J.M Holmes’s debut story collection, How Are You Going To Save Yourself, appears to be standard fare for the coming-of-age genre. Four high-school friends from Pawtucket, Rhode Island, form a posse in their teens and then drift apart in their twenties. But you won’t find Gio, Rolls, Rye, and Dub hanging out with Holden, Huck, or Ferris Bueller. These stories address twenty-first-century issues, particularly those facing young African-American males, without sugar coating. The result is a book that, while often disturbing, offers authentic accounts of the trials of young adulthood.
In the book’s opening story, “What’s Wrong with You? What’s Wrong with Me?,” the first line provides an accurate preview of the subject matter that follows: “How many white women you been with?” Dub asks Rye. “What’s your number?” Rye responds by arguing that Gio’s own white-women count is immaterial because Gio is mixed race, a racial identity that amounts to “a performance-enhancing drug.”
Clearly Holmes is more interested in reality than in discretion. Dub’s friends—including Gio, the narrator of most of the stories-don’t share Dub’s crass attitude, but all voice opinions that are likely to make readers cringe while also nodding in recognition. When Gio catches Rye looking at a picture of Gio’s sexy aunt, Rye defends himself: “She’s got those green eyes,” he says. “I been conditioned.” Holmes’s characters usually don’t bother to rationalize their ethical lapses—their drug use, sexual misconduct, and sporadic violence are part of the waters they swim in.
These stories make it clear that a young man needs a team to escort him into maturity. Left to their own devices, they can fall prey to base instincts and dangerous rebellion. Gio lives with an overworked single mother whose personal resources are maxed out. In “The Legend of Lonnie Lion,” she farms him out to California for a summer with his father, who is sliding downhill fast after a career in the N.F.L. In a later story, a college girlfriend takes on the role of caregiver, exhorting Gio to make his bed. “She liked to smooth and fix and make things neat, molding with her narrow fingers calm and knowing, the look in her eyes soft—let me help build you,” Gio says.
The fathers in these stories are ineffectual ghosts or troublemakers themselves. Gio’s father puts his son on an early flight back east so he can devote all his attention to his drug habit. By the time Gio reaches college, his father has disappeared into the invisible underclass of street addicts. Rolls works in his father’s photography store but receives no guidance from the “gnarled and wiry” man: “His dad thought since he couldn’t hold his own relationships together, he had no place.” Still, Rolls has it better than Rye and Dub, whose fathers are simply absent.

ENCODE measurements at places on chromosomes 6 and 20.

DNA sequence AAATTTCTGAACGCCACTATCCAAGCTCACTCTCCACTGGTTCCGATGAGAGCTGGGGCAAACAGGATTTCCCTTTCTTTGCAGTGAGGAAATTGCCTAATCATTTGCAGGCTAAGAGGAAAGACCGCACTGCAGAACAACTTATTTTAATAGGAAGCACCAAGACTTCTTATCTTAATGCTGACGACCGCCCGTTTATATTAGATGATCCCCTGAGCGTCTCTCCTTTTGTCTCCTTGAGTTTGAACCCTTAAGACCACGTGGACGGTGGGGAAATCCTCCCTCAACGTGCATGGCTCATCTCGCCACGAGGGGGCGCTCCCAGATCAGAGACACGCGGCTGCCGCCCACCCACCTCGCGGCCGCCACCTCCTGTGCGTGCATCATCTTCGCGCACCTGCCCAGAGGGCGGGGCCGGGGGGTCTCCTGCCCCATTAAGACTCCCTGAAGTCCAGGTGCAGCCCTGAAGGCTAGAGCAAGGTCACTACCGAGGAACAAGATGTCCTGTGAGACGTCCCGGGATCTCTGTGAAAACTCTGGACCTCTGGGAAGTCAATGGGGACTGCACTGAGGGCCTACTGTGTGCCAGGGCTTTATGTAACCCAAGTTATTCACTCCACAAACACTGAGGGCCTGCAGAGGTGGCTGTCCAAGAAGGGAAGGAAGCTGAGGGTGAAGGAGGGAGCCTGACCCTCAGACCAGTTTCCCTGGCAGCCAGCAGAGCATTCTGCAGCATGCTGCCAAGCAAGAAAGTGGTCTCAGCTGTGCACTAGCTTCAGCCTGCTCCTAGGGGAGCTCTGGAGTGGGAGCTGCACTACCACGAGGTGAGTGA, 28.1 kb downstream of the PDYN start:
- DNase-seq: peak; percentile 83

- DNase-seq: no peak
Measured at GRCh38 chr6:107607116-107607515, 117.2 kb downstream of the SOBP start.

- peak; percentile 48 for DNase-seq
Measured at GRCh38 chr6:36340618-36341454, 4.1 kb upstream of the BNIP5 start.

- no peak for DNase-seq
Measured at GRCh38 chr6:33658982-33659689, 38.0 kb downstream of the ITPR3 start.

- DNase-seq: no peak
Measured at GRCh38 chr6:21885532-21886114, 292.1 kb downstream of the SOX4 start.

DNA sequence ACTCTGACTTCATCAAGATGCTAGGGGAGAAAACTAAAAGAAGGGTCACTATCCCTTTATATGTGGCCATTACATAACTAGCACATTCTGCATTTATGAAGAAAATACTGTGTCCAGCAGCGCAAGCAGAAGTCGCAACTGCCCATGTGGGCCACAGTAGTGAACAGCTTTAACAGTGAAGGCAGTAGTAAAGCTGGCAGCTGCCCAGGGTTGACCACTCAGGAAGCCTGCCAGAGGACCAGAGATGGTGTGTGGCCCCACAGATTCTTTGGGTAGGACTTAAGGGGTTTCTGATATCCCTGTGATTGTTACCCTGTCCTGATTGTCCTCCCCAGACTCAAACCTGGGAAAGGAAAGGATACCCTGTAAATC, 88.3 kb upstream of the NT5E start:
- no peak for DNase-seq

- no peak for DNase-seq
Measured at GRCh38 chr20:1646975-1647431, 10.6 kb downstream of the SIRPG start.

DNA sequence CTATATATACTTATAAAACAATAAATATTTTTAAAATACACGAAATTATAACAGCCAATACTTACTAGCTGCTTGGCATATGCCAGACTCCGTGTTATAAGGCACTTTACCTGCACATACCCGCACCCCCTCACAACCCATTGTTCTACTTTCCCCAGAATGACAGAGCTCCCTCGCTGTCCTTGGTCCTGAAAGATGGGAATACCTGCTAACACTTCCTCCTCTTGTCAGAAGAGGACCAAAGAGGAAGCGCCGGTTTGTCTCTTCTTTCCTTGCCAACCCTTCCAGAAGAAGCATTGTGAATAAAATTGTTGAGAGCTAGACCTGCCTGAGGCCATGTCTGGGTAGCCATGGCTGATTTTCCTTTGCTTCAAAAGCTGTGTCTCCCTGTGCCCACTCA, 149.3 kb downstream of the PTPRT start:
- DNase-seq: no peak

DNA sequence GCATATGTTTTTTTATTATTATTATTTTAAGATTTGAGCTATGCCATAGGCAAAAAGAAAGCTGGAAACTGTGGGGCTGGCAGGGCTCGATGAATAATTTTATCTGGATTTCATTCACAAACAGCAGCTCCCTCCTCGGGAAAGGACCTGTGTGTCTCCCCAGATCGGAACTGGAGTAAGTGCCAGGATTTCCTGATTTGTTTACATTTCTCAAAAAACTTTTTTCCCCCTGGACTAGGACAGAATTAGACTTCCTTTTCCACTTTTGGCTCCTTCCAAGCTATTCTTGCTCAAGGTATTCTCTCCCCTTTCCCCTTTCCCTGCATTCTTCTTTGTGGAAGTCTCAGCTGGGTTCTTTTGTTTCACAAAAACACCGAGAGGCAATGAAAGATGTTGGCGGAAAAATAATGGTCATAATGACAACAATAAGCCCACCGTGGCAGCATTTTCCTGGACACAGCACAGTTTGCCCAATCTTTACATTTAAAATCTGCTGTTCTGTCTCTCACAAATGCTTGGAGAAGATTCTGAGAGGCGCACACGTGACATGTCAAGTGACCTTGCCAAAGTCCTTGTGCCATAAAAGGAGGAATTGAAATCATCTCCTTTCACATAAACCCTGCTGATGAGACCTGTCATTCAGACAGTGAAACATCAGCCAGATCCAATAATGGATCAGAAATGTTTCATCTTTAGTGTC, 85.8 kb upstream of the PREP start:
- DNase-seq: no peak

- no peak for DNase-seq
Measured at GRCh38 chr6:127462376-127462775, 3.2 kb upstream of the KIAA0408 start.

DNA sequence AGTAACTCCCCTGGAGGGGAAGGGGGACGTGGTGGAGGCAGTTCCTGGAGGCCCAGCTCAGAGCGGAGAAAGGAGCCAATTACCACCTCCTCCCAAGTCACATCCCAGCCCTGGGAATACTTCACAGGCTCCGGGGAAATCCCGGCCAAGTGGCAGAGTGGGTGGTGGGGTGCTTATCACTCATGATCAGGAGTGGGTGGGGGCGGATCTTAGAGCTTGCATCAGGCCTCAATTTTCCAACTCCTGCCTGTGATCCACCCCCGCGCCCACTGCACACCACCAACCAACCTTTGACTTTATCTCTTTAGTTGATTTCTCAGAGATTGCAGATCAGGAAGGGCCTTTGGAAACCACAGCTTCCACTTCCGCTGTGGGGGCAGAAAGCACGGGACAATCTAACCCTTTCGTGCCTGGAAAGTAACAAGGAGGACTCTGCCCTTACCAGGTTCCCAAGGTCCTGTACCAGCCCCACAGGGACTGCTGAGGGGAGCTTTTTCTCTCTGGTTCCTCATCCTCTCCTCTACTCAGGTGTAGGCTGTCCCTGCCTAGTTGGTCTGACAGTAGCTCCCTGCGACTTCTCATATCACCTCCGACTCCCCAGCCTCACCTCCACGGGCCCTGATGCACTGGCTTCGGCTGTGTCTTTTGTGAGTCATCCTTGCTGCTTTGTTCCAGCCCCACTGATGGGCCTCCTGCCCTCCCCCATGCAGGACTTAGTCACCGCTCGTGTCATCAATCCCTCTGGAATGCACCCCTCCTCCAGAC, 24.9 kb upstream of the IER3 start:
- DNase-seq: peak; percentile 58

Holmes portrays Pawtucket as no better or worse than any modern American city, with rough neighborhoods bordering middle-class enclaves. For these youths, however, the town represents a rut that they risk falling into. Rye, a superstar athlete in high school, watches his football career get derailed and falls back into a pattern of dealing drugs and getting fired from dead-end jobs. In “Everything is Flammable,” he starts a family and joins the Fire Department, but even then he continues to risk his future by selling narcotics. That story climaxes with Rye in a burning house, its walls on the verge of collapse—a fitting symbol for the situation facing young men who lack the means to escape their doom.
Dub seems marked for a dramatic fall. A hothead who makes no effort to modulate his outbursts, he starts fights for fun, slapping his friends if no stranger is available. When he confronts a Manhattan bouncer, Gio observes that his eyes “went dead like his brain shut off. He wasn’t the de-escalating type.” But instead of self-destructing, Dub descends into schlubby irrelevance, unable to keep his telemarketing job or to hold the interest of his striving girlfriend.
How Are You Going To Save Yourself may challenge readers with its rawness. The sex scenes, including one involving a high-school girl and three older guys in a basement, are intended to shock readers, just as Bret Easton Ellis’s Less Than Zero and Nick McDonnell’s Twelve did in decades past. Those disquieting moments are balanced by Holmes’s robust prose, which moves with a distinct rhythm and a lyrical flair. Holmes won’t be writing copy for the New England travel bureau or the Boy Scouts of America—instead, his fiction is that rarest of finds: a fresh voice that tells old stories in an utterly new way.
Sean Kinch grew up in Austin and attended Stanford. He earned a Ph.D. from the University of Texas. He now teaches English at Montgomery Bell Academy in Nashville.